Surtitles and Dr Dee

8 Jul

I sat through the first act of Dr Dee at ENO on 4th July.  What surprised me was the lack of surtitles.

Now my views on surtitles have changed a lot over the years. Originally, I was strongly in the Rodney Milnes camp of regarding them as the devil’s own work, wrecking the concentration on the stage and on what the singers are doing there.  Then I had to concede that in an opera I don’t know (at the time, Elektra), they were useful if you’re command of German is less than middling.  And I have gained far more out of performances of the Wagner with them than I would have without, so I actually quite like them in foreign language performances.

I’ve been very much more ambivalent about them for performances sung in English. largely because I remember that, for so many performances at ENO and elsewhere you barely needed them (listen to those recordings of Werther and Pelléas taken from live performances – you don’t need the text inf front of you).  I remember, for example, the joy of being in audience for the Opera North Don Carlos where we were actually listening to the Philip/Rodrigo and the Philip/Inquisitor dialogues, or for Semele at the ROH where the audience were lisitening to the text and laughing at it.  One of the real irritations of surtitles at the ENO’s Billy Budd was that part of the sentence always comes slightly before you hear the word and so you miss the spontenaity that you get when people are communicating directly and you are not expecting what is comiong next.  On the other hand, as my mother tells me, your hearing deteriorates with age and I certainly don’t think that diction is always what it used to be and, if the opera is by Birtwistle you generally need them.  So, while I remain cross that ENO have them (and the ROH and Glyndebourne for performances in English), I don’t regard it as much of a matter of principle as I used to.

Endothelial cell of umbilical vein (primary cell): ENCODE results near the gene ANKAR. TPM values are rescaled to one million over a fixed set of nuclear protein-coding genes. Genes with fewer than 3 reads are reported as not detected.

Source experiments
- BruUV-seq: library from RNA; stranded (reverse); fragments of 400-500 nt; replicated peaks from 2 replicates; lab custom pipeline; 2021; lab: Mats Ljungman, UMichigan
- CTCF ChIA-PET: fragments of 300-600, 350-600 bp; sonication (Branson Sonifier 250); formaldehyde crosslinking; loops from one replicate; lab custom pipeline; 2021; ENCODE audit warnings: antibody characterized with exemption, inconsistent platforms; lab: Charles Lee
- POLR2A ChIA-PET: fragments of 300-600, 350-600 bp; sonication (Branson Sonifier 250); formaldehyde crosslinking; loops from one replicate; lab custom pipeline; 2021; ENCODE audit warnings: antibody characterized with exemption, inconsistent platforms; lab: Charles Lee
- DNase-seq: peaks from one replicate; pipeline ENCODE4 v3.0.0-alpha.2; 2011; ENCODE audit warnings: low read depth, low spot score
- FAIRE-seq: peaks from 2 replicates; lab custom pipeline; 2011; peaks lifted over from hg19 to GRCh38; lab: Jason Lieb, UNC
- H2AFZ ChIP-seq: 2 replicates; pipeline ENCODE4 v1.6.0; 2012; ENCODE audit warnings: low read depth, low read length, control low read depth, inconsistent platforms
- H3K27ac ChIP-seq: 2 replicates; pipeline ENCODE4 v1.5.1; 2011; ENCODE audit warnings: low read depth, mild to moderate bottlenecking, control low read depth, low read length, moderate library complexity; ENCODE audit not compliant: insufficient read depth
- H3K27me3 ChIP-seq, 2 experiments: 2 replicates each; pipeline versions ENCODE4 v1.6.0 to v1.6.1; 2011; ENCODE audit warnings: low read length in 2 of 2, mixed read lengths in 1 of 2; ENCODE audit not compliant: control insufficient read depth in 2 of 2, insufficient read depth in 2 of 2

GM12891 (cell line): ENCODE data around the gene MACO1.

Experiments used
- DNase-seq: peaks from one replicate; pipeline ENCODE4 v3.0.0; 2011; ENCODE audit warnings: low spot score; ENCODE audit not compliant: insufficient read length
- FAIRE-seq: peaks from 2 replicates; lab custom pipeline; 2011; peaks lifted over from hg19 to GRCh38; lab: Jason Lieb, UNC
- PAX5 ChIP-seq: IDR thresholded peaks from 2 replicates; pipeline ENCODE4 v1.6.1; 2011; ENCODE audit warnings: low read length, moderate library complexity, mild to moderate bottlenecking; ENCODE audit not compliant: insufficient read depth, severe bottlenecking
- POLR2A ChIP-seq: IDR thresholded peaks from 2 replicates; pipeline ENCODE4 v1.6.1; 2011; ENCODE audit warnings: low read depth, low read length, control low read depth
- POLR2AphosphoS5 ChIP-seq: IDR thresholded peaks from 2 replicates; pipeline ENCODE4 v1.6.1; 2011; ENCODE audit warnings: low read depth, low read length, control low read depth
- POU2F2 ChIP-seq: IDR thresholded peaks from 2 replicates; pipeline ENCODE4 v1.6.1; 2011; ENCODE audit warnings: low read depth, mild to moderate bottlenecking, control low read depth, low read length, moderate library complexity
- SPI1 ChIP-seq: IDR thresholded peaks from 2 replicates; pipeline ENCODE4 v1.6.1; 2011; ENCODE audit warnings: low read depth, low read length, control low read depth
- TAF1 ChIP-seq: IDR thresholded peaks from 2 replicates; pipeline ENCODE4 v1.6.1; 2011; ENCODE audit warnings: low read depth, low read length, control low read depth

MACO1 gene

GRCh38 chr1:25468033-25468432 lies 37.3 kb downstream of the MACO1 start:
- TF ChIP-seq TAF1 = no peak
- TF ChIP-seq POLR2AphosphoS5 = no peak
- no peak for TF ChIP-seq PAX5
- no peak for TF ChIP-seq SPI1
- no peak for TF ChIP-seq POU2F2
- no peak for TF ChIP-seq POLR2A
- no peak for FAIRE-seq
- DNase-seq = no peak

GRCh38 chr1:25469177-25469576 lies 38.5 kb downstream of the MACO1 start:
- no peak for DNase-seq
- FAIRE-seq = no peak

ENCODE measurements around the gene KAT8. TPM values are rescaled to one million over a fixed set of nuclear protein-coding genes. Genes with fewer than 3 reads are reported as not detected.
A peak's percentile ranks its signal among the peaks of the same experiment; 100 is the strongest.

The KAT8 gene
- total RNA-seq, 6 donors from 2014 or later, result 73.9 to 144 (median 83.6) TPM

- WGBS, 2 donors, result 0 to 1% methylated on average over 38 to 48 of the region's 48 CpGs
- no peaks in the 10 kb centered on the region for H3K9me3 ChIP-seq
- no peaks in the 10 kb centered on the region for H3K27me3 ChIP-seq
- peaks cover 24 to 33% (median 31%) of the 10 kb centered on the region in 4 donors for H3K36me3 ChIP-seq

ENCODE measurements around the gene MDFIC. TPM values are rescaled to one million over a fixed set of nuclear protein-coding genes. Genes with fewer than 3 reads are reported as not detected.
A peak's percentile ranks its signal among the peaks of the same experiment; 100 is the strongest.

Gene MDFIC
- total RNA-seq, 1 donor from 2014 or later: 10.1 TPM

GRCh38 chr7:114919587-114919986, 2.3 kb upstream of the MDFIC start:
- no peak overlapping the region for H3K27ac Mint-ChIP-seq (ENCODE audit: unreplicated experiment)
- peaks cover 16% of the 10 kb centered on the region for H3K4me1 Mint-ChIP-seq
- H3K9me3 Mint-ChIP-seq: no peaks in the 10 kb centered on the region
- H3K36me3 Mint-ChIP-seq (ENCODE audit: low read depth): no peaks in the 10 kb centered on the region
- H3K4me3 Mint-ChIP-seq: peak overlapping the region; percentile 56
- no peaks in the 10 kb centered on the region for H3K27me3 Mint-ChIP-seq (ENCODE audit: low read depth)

So why were there no surtitles for Dr Dee?  Did ENO think that because the singers were amplified we’d hear the words clearly.  That certainly wasn’t the case.  Did Albarn refuse to allow them? Or was the piece reckoned to be somehow “different” from ENO’s normal fare, more like a musical, perhaps, so not needing surtitles.  I don’t know but it struck me as though some double standards were being operated somewhere and I thought that if you needed them for Billy Budd, you more than needed them for this.

I found the piece pretty tiresome and couldn’t really see the point of it and the music didn’t help. I don’t think that I’m the demographic it was aimed at and it was good to see a young audience, clearly well-informed about Damon Albarn, at the Coliseum.  i wonder if they’ll be back for Julieta or even Flute?

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